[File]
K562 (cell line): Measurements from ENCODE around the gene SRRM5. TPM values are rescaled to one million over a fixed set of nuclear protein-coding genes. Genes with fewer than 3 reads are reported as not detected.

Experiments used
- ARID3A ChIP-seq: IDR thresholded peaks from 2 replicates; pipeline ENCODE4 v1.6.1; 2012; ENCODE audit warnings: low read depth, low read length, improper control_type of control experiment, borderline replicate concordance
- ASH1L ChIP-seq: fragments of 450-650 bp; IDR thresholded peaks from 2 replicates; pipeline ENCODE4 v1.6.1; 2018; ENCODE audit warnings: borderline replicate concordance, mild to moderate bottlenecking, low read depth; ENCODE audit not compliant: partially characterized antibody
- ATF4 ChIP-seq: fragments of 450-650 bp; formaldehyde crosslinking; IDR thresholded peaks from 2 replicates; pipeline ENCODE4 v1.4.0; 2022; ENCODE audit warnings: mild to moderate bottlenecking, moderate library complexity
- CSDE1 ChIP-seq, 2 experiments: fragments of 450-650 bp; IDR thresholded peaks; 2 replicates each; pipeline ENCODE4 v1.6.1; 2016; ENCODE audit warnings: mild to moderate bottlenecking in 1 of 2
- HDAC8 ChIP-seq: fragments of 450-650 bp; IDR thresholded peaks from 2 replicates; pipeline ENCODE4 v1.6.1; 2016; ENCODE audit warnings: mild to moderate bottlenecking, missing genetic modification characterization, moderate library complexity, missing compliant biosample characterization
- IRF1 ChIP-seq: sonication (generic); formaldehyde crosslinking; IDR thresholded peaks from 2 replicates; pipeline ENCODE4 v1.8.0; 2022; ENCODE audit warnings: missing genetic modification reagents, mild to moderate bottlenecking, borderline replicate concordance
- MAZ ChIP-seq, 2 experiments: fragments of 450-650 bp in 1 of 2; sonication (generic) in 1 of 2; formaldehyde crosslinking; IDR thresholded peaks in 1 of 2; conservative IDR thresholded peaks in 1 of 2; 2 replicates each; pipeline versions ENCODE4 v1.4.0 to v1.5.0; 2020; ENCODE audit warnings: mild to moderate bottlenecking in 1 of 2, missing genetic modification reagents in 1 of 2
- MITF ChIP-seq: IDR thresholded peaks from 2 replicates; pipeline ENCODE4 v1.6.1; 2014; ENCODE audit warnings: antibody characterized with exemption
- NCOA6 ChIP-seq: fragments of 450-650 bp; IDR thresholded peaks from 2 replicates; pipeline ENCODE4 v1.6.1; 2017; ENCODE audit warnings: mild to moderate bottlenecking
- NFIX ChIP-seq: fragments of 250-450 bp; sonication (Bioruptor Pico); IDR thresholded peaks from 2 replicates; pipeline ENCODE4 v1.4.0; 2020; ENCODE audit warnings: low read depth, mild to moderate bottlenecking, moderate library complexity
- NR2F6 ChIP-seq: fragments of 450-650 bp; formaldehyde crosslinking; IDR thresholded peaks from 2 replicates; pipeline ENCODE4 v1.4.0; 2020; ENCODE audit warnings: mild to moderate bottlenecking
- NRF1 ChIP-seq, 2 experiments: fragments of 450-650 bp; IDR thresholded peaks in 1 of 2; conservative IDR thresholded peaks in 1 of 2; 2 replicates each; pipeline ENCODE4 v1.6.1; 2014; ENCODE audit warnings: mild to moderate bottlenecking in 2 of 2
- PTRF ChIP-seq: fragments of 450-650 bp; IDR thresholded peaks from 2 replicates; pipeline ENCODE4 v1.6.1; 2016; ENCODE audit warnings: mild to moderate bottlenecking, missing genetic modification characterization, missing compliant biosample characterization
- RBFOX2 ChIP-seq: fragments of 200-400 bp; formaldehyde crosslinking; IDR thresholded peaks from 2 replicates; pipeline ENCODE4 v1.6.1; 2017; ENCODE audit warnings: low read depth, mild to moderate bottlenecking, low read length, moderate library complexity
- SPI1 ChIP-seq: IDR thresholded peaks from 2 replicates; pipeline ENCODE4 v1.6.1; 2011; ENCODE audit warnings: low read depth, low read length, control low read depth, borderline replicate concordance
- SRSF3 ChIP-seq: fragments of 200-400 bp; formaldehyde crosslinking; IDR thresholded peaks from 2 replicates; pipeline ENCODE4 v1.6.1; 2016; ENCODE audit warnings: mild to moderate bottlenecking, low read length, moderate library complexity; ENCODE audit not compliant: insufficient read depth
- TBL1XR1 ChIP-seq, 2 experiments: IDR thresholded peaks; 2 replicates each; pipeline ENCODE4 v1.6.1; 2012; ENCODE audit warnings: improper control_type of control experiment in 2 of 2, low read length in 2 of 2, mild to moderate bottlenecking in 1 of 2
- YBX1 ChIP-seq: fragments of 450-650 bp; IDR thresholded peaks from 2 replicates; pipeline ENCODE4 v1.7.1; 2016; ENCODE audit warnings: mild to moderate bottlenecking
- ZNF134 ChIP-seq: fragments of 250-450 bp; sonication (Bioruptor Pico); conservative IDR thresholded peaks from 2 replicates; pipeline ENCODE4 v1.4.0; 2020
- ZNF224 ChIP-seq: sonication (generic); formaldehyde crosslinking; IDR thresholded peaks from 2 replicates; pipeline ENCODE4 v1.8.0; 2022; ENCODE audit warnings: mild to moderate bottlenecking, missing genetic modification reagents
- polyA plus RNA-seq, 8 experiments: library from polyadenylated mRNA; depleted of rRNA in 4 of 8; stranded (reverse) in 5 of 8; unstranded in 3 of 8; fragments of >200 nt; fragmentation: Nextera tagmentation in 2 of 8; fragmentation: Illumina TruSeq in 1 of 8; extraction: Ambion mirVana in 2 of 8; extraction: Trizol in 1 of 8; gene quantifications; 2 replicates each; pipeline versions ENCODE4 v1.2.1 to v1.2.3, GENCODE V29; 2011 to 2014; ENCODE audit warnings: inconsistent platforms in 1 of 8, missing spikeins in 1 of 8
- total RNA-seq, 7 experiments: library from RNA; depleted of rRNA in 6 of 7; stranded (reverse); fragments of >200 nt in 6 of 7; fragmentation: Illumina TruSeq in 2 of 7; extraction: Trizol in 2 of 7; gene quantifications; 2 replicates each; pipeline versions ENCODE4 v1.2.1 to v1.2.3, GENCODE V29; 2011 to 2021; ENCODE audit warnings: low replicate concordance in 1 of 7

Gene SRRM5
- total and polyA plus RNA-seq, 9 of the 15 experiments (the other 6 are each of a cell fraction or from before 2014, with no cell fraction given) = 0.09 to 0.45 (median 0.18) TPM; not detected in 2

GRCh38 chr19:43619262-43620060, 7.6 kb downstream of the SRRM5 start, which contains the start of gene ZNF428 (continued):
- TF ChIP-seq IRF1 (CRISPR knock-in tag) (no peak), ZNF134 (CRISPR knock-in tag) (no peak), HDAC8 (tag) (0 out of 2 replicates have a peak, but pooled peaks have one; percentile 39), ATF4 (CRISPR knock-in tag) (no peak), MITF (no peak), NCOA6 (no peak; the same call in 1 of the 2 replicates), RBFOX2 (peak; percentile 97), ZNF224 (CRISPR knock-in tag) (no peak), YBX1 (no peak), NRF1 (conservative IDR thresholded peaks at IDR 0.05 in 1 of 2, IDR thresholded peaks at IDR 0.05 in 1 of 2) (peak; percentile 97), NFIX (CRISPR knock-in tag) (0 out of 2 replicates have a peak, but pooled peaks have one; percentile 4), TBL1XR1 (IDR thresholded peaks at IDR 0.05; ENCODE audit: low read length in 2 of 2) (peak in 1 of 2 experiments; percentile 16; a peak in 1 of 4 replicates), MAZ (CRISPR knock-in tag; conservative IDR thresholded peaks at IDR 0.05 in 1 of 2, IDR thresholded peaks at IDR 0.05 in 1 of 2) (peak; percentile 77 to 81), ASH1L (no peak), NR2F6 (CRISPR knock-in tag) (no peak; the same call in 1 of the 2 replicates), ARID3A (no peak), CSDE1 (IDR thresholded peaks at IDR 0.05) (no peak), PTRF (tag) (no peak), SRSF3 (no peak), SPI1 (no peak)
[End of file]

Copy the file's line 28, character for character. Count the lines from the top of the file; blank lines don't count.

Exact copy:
- TF ChIP-seq IRF1 (CRISPR knock-in tag) (no peak), ZNF134 (CRISPR knock-in tag) (no peak), HDAC8 (tag) (0 out of 2 replicates have a peak, but pooled peaks have one; percentile 39), ATF4 (CRISPR knock-in tag) (no peak), MITF (no peak), NCOA6 (no peak; the same call in 1 of the 2 replicates), RBFOX2 (peak; percentile 97), ZNF224 (CRISPR knock-in tag) (no peak), YBX1 (no peak), NRF1 (conservative IDR thresholded peaks at IDR 0.05 in 1 of 2, IDR thresholded peaks at IDR 0.05 in 1 of 2) (peak; percentile 97), NFIX (CRISPR knock-in tag) (0 out of 2 replicates have a peak, but pooled peaks have one; percentile 4), TBL1XR1 (IDR thresholded peaks at IDR 0.05; ENCODE audit: low read length in 2 of 2) (peak in 1 of 2 experiments; percentile 16; a peak in 1 of 4 replicates), MAZ (CRISPR knock-in tag; conservative IDR thresholded peaks at IDR 0.05 in 1 of 2, IDR thresholded peaks at IDR 0.05 in 1 of 2) (peak; percentile 77 to 81), ASH1L (no peak), NR2F6 (CRISPR knock-in tag) (no peak; the same call in 1 of the 2 replicates), ARID3A (no peak), CSDE1 (IDR thresholded peaks at IDR 0.05) (no peak), PTRF (tag) (no peak), SRSF3 (no peak), SPI1 (no peak)